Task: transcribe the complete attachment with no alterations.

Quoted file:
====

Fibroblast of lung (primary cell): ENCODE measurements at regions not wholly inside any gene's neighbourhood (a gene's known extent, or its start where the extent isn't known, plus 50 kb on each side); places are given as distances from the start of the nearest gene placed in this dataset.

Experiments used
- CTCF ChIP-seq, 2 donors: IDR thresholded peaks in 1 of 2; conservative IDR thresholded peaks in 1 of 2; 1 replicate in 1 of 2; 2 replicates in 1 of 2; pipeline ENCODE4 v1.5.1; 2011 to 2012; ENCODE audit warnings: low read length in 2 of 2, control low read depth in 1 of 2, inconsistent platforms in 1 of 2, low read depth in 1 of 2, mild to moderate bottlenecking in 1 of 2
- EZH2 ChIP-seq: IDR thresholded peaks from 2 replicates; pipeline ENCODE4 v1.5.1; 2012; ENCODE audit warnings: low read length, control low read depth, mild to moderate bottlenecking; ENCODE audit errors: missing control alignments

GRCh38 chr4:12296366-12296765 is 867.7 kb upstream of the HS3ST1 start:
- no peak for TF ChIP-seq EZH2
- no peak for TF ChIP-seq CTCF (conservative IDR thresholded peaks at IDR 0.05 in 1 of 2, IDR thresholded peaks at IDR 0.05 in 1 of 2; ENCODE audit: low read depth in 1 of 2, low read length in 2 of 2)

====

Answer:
Fibroblast of lung (primary cell): ENCODE measurements at regions not wholly inside any gene's neighbourhood (a gene's known extent, or its start where the extent isn't known, plus 50 kb on each side); places are given as distances from the start of the nearest gene placed in this dataset.

Experiments used
- CTCF ChIP-seq, 2 donors: IDR thresholded peaks in 1 of 2; conservative IDR thresholded peaks in 1 of 2; 1 replicate in 1 of 2; 2 replicates in 1 of 2; pipeline ENCODE4 v1.5.1; 2011 to 2012; ENCODE audit warnings: low read length in 2 of 2, control low read depth in 1 of 2, inconsistent platforms in 1 of 2, low read depth in 1 of 2, mild to moderate bottlenecking in 1 of 2
- EZH2 ChIP-seq: IDR thresholded peaks from 2 replicates; pipeline ENCODE4 v1.5.1; 2012; ENCODE audit warnings: low read length, control low read depth, mild to moderate bottlenecking; ENCODE audit errors: missing control alignments

GRCh38 chr4:12296366-12296765 is 867.7 kb upstream of the HS3ST1 start:
- no peak for TF ChIP-seq EZH2
- no peak for TF ChIP-seq CTCF (conservative IDR thresholded peaks at IDR 0.05 in 1 of 2, IDR thresholded peaks at IDR 0.05 in 1 of 2; ENCODE audit: low read depth in 1 of 2, low read length in 2 of 2)